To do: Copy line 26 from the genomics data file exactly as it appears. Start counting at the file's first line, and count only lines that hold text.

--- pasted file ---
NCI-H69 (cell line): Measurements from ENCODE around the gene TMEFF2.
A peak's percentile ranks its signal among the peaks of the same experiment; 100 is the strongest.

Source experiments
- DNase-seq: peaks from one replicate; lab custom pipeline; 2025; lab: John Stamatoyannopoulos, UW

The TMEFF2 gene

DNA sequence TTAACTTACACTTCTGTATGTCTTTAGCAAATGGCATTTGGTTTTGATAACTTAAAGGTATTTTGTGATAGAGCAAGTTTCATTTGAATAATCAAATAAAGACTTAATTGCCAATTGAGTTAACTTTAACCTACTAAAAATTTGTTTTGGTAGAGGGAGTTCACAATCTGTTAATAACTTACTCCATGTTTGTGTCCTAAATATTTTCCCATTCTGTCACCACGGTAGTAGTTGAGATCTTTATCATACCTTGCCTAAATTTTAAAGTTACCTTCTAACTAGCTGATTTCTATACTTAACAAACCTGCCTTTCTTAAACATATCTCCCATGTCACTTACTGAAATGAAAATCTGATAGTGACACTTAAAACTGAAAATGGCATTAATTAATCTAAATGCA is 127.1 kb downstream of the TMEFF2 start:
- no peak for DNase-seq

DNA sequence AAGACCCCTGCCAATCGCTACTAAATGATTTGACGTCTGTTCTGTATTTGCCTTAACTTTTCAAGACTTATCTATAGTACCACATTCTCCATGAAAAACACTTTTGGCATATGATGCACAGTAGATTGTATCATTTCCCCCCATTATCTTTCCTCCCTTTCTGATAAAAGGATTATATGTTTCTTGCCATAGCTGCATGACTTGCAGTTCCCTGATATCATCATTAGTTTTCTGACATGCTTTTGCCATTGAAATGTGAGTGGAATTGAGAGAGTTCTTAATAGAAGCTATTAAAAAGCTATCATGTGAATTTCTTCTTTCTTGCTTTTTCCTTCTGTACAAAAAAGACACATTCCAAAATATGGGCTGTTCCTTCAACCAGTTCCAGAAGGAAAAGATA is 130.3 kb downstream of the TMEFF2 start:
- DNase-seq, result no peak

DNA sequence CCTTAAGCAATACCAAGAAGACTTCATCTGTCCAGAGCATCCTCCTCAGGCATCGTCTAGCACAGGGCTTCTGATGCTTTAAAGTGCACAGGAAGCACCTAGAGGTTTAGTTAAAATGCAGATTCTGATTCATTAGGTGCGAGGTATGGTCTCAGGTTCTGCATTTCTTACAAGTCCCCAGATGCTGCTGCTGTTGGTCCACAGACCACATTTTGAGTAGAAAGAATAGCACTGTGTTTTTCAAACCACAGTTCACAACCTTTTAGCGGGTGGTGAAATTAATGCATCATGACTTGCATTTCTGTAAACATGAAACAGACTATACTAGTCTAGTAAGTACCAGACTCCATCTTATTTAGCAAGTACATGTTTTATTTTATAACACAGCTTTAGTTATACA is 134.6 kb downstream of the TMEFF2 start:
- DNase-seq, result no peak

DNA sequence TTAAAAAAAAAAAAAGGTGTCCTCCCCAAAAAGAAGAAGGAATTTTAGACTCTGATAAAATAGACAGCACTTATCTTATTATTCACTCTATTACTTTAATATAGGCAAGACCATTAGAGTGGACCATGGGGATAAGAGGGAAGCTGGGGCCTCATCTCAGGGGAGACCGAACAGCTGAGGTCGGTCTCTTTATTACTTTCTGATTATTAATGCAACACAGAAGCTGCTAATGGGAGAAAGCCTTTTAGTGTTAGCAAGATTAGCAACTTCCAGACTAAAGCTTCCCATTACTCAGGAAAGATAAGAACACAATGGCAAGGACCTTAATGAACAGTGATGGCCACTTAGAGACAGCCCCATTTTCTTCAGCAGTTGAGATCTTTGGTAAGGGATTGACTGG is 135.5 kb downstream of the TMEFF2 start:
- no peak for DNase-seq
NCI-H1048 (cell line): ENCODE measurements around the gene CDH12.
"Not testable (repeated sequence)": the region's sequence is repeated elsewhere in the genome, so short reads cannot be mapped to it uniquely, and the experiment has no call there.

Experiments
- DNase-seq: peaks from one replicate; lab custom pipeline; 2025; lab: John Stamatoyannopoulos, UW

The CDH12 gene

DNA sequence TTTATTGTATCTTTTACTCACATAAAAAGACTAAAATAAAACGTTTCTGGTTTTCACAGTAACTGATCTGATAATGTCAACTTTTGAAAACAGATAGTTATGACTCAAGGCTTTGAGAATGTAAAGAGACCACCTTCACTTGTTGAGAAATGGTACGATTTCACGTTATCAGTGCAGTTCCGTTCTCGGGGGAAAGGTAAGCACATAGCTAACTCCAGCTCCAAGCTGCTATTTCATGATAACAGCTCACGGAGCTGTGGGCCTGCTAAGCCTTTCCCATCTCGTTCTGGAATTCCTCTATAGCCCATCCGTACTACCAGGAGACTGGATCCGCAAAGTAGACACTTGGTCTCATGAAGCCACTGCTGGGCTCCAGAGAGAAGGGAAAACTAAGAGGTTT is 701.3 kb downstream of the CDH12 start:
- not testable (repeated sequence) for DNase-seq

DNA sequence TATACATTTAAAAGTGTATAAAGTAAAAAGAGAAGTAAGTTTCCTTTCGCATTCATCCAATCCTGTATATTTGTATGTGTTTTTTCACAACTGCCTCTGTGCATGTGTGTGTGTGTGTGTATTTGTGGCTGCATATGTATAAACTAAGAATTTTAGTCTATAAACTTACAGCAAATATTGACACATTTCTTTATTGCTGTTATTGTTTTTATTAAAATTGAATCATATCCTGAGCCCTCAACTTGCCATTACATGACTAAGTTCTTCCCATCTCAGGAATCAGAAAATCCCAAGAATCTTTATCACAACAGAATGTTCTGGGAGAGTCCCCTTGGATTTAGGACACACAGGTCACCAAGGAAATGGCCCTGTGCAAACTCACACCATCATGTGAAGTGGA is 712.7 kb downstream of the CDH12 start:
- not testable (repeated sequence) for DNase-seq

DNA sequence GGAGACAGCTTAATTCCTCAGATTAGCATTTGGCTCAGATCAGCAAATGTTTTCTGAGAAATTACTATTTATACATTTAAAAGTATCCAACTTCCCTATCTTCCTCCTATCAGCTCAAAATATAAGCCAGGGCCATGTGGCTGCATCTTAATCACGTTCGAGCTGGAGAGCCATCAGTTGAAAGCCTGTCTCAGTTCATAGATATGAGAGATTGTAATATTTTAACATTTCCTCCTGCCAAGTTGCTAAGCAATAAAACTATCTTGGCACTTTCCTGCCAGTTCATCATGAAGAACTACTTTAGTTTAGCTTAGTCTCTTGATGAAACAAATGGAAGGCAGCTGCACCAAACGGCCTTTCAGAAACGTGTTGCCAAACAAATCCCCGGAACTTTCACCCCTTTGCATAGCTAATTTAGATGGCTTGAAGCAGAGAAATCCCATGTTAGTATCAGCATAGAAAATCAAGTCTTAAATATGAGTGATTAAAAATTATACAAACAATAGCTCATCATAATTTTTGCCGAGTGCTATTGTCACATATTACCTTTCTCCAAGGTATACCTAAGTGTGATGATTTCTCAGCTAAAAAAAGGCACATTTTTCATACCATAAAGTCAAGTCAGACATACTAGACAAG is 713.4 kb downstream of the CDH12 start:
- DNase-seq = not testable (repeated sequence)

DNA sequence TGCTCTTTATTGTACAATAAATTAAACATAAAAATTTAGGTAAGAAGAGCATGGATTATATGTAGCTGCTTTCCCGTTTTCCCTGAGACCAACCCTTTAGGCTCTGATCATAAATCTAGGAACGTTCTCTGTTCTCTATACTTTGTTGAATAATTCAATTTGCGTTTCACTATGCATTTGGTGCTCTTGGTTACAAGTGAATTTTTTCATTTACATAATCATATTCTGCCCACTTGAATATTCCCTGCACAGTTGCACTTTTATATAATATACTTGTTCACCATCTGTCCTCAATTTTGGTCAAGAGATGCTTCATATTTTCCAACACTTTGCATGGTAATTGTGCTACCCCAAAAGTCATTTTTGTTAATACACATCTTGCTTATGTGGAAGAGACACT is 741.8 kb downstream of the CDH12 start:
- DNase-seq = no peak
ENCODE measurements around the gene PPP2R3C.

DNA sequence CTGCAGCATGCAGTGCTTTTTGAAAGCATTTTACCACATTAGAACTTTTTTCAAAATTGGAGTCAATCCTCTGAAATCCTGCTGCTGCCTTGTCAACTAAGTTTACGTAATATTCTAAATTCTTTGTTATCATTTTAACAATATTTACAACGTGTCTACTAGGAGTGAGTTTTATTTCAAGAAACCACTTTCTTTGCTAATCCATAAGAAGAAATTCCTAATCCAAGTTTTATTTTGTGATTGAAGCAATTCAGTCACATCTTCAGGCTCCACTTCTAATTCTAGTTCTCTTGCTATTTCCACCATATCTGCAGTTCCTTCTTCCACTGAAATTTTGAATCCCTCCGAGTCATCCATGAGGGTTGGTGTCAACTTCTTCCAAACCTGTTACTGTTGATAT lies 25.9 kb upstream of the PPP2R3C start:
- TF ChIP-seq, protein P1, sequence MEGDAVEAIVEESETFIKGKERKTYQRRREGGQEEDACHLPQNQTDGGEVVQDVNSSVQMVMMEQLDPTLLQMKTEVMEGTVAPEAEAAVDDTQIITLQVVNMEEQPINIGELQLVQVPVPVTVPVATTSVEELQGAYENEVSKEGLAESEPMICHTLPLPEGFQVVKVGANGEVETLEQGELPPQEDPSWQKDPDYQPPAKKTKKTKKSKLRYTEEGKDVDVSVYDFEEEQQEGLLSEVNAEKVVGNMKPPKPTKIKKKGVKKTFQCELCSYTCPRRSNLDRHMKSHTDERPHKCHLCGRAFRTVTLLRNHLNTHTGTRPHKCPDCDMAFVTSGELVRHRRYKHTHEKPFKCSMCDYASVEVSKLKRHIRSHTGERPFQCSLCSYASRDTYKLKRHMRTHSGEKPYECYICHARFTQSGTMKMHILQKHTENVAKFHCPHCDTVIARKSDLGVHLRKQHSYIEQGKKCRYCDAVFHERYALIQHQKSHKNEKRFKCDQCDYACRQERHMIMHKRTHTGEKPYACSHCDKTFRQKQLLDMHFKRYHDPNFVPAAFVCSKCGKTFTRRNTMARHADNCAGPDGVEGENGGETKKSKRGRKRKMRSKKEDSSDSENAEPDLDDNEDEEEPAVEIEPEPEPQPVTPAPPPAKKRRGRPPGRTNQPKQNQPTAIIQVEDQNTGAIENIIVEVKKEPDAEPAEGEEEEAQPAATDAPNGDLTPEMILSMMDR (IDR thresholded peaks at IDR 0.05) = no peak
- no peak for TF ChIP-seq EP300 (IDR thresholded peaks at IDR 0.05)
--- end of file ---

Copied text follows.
- DNase-seq = no peak